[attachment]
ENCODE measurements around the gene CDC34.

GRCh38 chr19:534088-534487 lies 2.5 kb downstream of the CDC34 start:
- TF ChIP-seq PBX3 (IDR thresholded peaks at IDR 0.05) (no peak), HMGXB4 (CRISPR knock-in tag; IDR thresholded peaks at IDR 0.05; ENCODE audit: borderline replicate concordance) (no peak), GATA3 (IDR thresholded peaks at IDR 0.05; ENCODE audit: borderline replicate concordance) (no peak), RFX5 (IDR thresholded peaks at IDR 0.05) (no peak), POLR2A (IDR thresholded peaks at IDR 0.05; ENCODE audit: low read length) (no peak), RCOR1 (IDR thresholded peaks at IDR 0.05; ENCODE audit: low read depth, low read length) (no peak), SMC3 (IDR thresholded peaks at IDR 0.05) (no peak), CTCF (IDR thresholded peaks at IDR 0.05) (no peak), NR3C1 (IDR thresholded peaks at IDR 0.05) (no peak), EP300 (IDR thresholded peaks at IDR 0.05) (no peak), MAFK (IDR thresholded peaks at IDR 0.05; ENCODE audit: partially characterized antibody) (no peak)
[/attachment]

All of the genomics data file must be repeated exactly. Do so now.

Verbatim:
ENCODE measurements around the gene CDC34.

GRCh38 chr19:534088-534487 lies 2.5 kb downstream of the CDC34 start:
- TF ChIP-seq PBX3 (IDR thresholded peaks at IDR 0.05) (no peak), HMGXB4 (CRISPR knock-in tag; IDR thresholded peaks at IDR 0.05; ENCODE audit: borderline replicate concordance) (no peak), GATA3 (IDR thresholded peaks at IDR 0.05; ENCODE audit: borderline replicate concordance) (no peak), RFX5 (IDR thresholded peaks at IDR 0.05) (no peak), POLR2A (IDR thresholded peaks at IDR 0.05; ENCODE audit: low read length) (no peak), RCOR1 (IDR thresholded peaks at IDR 0.05; ENCODE audit: low read depth, low read length) (no peak), SMC3 (IDR thresholded peaks at IDR 0.05) (no peak), CTCF (IDR thresholded peaks at IDR 0.05) (no peak), NR3C1 (IDR thresholded peaks at IDR 0.05) (no peak), EP300 (IDR thresholded peaks at IDR 0.05) (no peak), MAFK (IDR thresholded peaks at IDR 0.05; ENCODE audit: partially characterized antibody) (no peak)